This is a linguistic/exegetical issue. Sometimes the Bible uses the words “all” and “world” in a sense that does not mean, “all without exception.” This point is not in dispute. The problem lies in the invalid hermeneutical/exegetical legerdemain that transmutes the words “all” or “world” into something less than all humanity in the New Testament passages where it is used in direct and indirect reference to the extent of the atonement. Passages like John 1:29, John 3:16, and 1 Timothy 2:4-6 simply cannot be shackled with the limiting lexical chains which restrict the meaning of “world” and “all” to something less than all humanity. This is a huge linguistic mistake. D. A. Carson rightly pointed out, as have many Calvinists, that “world” in Scripture never means “the elect.” Context usually makes it clear whether “all” or “world” means “all without exception” and “all without distinction.” These three texts are clear, not to mention a dozen other New Testament texts. It is simply not exegetically possible to interpret “all” and “world” in the three texts listed above, and several others, in a limited fashion. I fear some of those who do are operating out of a pre-conceived theology which they bring to the text.
Much more could be said here, but space constraints push us to move on. Turning to theological issues, the key argument used by Calvinists for limited atonement is the double payment argument (see John Owen). In essence, it argues that justice does not allow the same sin to be punished twice. There are at least four strong arguments against this: 1) It is never found in Scripture, 2) it confuses a commercial understanding of sin as debt with a penal satisfaction for sin (the latter is the biblical view), 3) Even the elect are still under the wrath of God until they believe (Eph. 2:1-3), and 4) it negates the principle of grace in the application of the atonement since nobody is owed the application.
The other theological argument used to support limited atonement is the “Triple Choice Argument.” It is built on the double payment argument. Either Christ died for all the sins of all men, or all the sins of some men, or some of the sins of all men. If Christ died for the sins of all, then why are not all saved? The argument sounds good logically, but it is flawed. Scripture never says a person goes to hell because no atonement was provided for him. People are said in Scripture to perish because they do not believe. Even though Christ died for all, he does not apply salvation to all. Faith in Christ is the condition for salvation. Finally, the argument quantifies the imputation of sin to Christ, as if there is a ratio between all the sins of those Christ represents and the sufferings of Christ, an unnecessary move given the extrinsic sufficiency of Christ’s death for the sins of the world.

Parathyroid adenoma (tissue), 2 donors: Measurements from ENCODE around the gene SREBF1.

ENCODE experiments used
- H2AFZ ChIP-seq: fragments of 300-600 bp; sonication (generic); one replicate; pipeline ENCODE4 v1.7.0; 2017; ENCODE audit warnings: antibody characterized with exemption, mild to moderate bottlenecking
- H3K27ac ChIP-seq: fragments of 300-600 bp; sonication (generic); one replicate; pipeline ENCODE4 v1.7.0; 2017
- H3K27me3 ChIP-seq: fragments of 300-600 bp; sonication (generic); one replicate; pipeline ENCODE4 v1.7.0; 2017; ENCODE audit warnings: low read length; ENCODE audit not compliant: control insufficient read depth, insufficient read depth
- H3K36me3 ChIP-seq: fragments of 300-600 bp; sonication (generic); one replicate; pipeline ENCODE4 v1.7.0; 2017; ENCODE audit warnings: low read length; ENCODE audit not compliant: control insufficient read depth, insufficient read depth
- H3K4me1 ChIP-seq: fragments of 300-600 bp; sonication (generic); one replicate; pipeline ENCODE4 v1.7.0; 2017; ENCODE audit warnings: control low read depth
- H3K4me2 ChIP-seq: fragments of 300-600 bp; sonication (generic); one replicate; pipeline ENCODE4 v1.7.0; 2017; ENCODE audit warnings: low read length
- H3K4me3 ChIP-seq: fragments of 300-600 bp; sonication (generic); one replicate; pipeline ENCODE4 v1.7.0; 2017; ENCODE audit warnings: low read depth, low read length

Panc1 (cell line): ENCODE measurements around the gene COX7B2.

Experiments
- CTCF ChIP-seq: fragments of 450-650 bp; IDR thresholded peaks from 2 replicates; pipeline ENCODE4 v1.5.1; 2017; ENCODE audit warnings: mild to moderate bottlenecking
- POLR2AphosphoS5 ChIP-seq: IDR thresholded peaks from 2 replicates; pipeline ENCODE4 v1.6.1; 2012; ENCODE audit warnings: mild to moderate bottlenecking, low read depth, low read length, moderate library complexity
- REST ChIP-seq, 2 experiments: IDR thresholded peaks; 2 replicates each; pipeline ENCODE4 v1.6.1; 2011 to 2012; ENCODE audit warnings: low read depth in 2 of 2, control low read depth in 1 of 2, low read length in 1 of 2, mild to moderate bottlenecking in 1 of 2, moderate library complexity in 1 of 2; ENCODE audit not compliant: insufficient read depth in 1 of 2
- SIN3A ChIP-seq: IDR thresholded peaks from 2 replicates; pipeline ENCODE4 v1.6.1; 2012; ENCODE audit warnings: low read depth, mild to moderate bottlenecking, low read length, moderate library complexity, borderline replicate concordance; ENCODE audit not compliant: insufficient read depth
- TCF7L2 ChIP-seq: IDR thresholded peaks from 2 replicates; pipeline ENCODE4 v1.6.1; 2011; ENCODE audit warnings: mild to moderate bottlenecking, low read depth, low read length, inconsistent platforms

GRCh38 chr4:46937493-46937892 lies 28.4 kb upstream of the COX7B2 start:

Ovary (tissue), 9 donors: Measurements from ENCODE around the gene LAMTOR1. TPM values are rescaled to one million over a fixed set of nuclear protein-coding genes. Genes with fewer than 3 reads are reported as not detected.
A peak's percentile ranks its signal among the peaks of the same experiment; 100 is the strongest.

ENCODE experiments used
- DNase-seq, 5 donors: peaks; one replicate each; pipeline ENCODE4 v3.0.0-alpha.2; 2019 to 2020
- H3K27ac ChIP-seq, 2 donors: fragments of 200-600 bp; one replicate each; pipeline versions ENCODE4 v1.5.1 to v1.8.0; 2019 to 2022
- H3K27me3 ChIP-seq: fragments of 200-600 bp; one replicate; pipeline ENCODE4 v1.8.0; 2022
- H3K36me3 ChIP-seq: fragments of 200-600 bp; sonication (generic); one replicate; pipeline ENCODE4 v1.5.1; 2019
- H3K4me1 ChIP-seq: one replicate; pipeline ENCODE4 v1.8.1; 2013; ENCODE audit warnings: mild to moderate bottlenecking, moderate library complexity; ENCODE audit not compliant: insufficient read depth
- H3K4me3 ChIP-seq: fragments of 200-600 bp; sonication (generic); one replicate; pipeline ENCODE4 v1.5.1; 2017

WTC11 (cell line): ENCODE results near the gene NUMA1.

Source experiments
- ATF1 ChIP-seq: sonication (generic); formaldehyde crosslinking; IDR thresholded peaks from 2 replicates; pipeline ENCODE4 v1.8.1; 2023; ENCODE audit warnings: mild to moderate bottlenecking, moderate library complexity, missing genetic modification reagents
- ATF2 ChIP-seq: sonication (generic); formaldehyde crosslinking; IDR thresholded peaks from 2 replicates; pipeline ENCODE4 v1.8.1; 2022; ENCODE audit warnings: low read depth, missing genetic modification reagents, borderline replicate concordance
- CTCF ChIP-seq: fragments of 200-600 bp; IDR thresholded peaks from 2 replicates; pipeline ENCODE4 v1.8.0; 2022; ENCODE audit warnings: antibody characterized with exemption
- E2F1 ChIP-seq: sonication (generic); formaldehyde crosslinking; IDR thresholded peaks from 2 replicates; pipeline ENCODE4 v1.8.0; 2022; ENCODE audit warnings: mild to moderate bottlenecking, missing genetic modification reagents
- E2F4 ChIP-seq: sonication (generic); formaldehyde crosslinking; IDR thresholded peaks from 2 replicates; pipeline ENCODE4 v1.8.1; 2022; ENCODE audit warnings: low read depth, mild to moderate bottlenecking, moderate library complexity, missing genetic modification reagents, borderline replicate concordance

Let’s talk logic for a moment. Some read verses that say Christ died for his “sheep,” “church,” or “friends” and draw the conclusion that since these groups are limited, so the atonement must be limited. Not so fast! This line of argument is logically flawed because it invokes the “negative inference fallacy,” which says the proof of a proposition does not disprove its converse. When Paul says “Christ died for me” in Galatians 2:20, we cannot infer that he died only for Paul. This is the logical mistake made by all High Calvinists on this point. There is no statement in Scripture that says Jesus died only for the sins of the elect.
Some argue that if Jesus died for the sins of all people, then all people will be saved. This is a false conclusion for several reasons. First, the Scripture is clear that all will not be saved. Second, it confuses the extent of the atonement with the application of the atonement. No one is saved by the death of Christ on the cross until they believe in Christ. This point was made by Shedd, a Calvinist with impeccable credentials (Dogmatic Theology, vol. 2, p. 477). As stated above, Ephesians 2:1-3 makes clear that even the elect are under the wrath of God and “have no hope” until they believe. Third, as 2 Corinthians 5:18-21 makes clear, reconciliation has an objective and subjective aspect to it. The death of Christ objectively reconciles the world to God in the sense that His justice is satisfied, but the subjective side of reconciliation does not occur until the atonement is applied when the individual repents of sin and puts faith in Christ. Along these lines, don’t miss Colossians 1:19-20 which speaks of Christ’s universal reconciliation of all things. This of course does not mean “universalism,” but it does mean that Christ’s death on the cross is a crucial aspect of his Lordship over all people and things (Philippians 2:9-11). Every knee shall bow.